• Split your application into self encapsulated parts - One of the ways to simplify refactoring is to separate your application into bits that you can manage separately. If you didn't design your application like that, try to first split it, then refactor.
  • Whenever you need to write a comment, consider extracting a method with a meaningful name - or renaming methods to be more expressive.
  • Consider polymorphism when seeing a switch statement - Now that is an interesting topic in itself. Why would polymorphism help here? How could it be simpler to understand than a switch/case statement? The idea behind this is that if you have a switch somewhere, you might have it somewhere else as well. Instead of taking decisions inside each method, it is better to split that behaviour in separate classes, each describing the particular value that the switch would have operated on.
  • Test before refactoring - this would have been drilled in your head already, but if not, the book will do that to you. In order to not add faults to the program with the refactoring, make sure you have tests for the existing functionality, tests that should pass after the refactoring process, as well.
  • The Quantity pattern - Review the Quantity pattern in order to improve readability and encapsulate simple common actions performed on specific types of units.
  • Split conditionals into methods - in other words try to simplify your conditional blocks to if conditionMethod() then ifMethod() else elseMethod(). It might seem a sure way to get to a fragmented code base, with small methods everywhere, but the idea is sound. A condition, after all, is an intention. Encapsulate it into a well named method and it will be very clear what the programmer intended. Maybe the same method will be used in other places as well, and then, using polymorphism, one can get rid of the conditional altogether.
  • Use Null objects - an interesting concept that I haven't even considered before. It is easy to recognize the need for a Null object when there are a lot of checks for null. if x==null then something() else x.somethingElse() would be turned into a simple x.something() if instead of null, x would be an object that represents empty, but still has attached behavior. An interesting side effect of this is that often the Null object can be made an immutable singleton.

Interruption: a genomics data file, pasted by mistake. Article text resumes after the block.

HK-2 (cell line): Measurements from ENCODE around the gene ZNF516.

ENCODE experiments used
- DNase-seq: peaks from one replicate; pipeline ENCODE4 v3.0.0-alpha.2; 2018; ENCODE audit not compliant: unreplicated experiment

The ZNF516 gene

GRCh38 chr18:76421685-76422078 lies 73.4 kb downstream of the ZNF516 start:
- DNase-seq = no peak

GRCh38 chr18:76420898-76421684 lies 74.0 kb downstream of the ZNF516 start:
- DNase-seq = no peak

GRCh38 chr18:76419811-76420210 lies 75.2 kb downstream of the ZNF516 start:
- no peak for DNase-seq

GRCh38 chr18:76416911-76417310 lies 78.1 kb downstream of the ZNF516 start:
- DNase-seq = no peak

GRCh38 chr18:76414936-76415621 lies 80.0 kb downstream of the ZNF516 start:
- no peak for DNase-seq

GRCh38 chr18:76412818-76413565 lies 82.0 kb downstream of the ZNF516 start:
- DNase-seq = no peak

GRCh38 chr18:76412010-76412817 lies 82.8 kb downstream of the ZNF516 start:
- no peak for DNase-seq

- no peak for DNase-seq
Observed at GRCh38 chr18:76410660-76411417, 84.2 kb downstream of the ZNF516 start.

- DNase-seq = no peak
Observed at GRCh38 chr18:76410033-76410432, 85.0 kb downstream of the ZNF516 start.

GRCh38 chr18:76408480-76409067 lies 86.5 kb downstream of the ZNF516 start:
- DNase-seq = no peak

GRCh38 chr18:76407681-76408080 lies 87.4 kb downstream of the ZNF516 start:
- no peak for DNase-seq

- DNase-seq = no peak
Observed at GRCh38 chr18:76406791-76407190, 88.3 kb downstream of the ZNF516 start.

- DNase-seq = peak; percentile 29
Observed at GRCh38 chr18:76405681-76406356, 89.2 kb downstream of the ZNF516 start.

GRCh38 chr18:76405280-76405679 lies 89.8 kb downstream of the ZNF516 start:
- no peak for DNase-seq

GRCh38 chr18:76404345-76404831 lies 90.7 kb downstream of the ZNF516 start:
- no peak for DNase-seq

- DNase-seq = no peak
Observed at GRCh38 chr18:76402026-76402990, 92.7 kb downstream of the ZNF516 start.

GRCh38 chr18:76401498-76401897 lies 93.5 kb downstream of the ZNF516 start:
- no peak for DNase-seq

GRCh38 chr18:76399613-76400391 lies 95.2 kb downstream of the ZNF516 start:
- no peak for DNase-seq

• Code inside Assertions always executes - This is a gotcha I found interesting. Imagine the following code: Assert.IsTrue(SomeCondition()) Even if the Assert object is designed to not execute anything in Release mode, only compiled in Debug, the method SomeCondition() will execute all the time. One option is to use an extra condition: Assert.IsTrue(Assert.On&&SomeCondition()) or, in C#, try to send an expression: Assert.IsTrue(()=>SomeCondition())
  • Careful when replacing method parameters with parameter object in parallel processing scenarios - Which nowadays means always. Anyways, the idea is that old libraries designed for parallel processing used large value parameter lists. One might be inclined to Introduce Parameter Object, but that introduces a reference object that might lead to locking issues. Just another gotcha.
  • Separate Modifier from Query - This is a useful convention to remember. A method should either get some information (query) or change some data (modifier), not both. It makes the intention clear.

That's about it. I have wet dreams of cleaning up the code base I am working on right now, maybe in a pair programming way (also a suggestion in the book and a situation when pair programming really seems a great opportunity), but I don't have the time. Maybe this summary of the book will inspire others who have it.


Andrei Rinea said...

Excellent article!

Regarding "Separate Modifier from Query" I have found it 'in the wild' under the name CQRS.

Siderite said...

Thank you, Andrei! The names of the refactorings are clearly not used out there. Even the simple automated ones that ReSharper does have different names in Fowler's book and site. That doesn't stop them from being instantly recognizable when explained.